I recognize that some people are better at things than others, but the idea that someone just “can’t” read maps seems wrong to me, anymore than someone just “can’t” do math, or “can’t” balance their checkbook. I believe you are a competent person with the ability to learn anything if you give yourself a chance. Take your time.

Get the shot

When I’m wandering around and I find one of those boards with a map on it, I usually take a picture of it so I can refer back to it later (this is also great for hiking trails). But that only works if you have a camera, and dumbphones aren’t exactly known for this feature. (Mine has a 0.3 megapixel camera, for example.) I often carry a separate point and shoot, which, again, if you don’t have, you can get for cheap.

But if you don’t have a camera, that might also be fine. When you don’t have a camera, you can be in the moment and not capturing it for later. This can actually be a benefit.

Get that table

Most information you want still can be gathered via phone. How do you find the address to that restaurant you want to go to? How do you find out a restaurant when you don’t know the name? Believe it or not, 411 (Information) still exists to do all this. On my phone, I enter a business type or a name of a business, and it can text me the address and connect me to the place by phone.

For other situations, such as to find out when the next bus is coming, I can call my local transit agency’s automated system.

Get offline

Some dumbphones do offer web access, but the browsers are effectively useless, so you’ll be offline. This means no status updates. You’ll be out of touch for a bit, and that might make you feel a bit uneasy, but it will pass over time and you will come to appreciate these digital silences. And you’ll still be available via text, so it’s not like you’ve gone off the grid totally.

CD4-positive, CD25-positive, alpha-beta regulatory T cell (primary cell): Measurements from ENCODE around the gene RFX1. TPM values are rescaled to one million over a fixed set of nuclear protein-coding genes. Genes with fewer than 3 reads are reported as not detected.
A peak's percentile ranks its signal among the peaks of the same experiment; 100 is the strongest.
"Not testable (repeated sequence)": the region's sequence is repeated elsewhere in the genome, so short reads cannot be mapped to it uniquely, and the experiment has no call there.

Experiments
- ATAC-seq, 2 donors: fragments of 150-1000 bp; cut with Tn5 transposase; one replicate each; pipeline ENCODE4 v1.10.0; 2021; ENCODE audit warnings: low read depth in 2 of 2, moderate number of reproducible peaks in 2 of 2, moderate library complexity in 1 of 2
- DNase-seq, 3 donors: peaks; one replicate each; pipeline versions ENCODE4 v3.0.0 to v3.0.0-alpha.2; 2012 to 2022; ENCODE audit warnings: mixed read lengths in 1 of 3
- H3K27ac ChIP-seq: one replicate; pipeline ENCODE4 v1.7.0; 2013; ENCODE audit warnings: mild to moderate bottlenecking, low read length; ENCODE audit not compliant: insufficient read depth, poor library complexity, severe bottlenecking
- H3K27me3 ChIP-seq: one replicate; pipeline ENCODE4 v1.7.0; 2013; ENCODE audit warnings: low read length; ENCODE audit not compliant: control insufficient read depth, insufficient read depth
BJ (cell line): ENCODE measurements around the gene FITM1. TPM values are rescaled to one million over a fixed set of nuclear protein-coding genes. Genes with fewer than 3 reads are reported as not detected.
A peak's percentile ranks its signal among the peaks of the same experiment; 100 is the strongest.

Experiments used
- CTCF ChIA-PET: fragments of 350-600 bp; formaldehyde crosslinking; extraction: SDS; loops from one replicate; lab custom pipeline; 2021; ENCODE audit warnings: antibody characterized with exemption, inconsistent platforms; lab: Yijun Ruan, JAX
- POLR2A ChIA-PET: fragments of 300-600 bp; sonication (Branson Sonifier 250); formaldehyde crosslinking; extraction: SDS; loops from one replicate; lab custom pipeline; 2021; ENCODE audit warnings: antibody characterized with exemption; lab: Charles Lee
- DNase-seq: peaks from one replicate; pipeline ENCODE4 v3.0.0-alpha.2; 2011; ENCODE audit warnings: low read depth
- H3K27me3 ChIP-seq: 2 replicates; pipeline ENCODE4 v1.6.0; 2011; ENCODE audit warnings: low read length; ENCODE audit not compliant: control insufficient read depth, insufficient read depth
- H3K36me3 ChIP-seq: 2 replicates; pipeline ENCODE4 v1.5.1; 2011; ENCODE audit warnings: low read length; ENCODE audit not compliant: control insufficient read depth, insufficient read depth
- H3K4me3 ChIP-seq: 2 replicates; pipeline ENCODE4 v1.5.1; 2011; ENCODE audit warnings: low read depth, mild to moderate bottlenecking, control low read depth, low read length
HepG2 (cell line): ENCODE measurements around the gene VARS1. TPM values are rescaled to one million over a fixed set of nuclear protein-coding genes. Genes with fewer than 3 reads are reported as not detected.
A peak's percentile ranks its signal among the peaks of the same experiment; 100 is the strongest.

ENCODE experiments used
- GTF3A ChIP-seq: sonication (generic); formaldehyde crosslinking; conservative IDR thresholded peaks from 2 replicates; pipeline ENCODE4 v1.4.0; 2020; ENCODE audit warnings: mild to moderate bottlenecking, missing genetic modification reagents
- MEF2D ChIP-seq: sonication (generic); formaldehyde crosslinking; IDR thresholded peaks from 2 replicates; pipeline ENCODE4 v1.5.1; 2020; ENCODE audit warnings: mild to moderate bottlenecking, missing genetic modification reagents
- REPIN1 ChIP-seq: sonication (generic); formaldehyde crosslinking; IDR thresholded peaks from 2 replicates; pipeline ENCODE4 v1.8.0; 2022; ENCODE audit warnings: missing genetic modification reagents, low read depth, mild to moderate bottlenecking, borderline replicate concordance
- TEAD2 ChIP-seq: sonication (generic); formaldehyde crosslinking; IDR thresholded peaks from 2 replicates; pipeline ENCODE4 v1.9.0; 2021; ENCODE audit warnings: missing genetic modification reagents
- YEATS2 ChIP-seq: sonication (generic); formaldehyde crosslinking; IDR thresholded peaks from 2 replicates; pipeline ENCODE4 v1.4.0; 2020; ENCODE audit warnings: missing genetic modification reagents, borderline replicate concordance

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That said, you can send tweets via text message, so you don’t actually have to stop doing that if you don’t want.

Get a break

There will be some times where you might actually need to use the web when you’re out and about. Luckily there are many places where you can get internet access. Libraries are a good place, as well as the occasional internet cafe. Hotels often have computers in their foyer area, and if you look like you belong there, they probably won’t bother you. So you have options.

Get going

Life with a dumbphone is totally doable, and is actually quite fun. It can sometimes move a little slower than life with a smartphone, but I don’t think anyone will complain that their life currently moves too slowly. You will find yourself looking around at and interacting with your environment more. And contrarily, since your dumbphone does only a small range of things, you’ll find yourself bothered by it less. After all, I’ve never complained about a software update that messed everything up, because I’ve never gotten a software update.

Going without a smartphone isn’t for everyone, but it can be done. Try it. It works for me, and it can work for you.

But enough about me. Have you tried giving up your smartphone? Or why wouldn’t you?

2 Comments

  1. saulofhearts

    I’m starting to think pretty seriously about this. My contract is up in about 6 months, might be time to make the transition!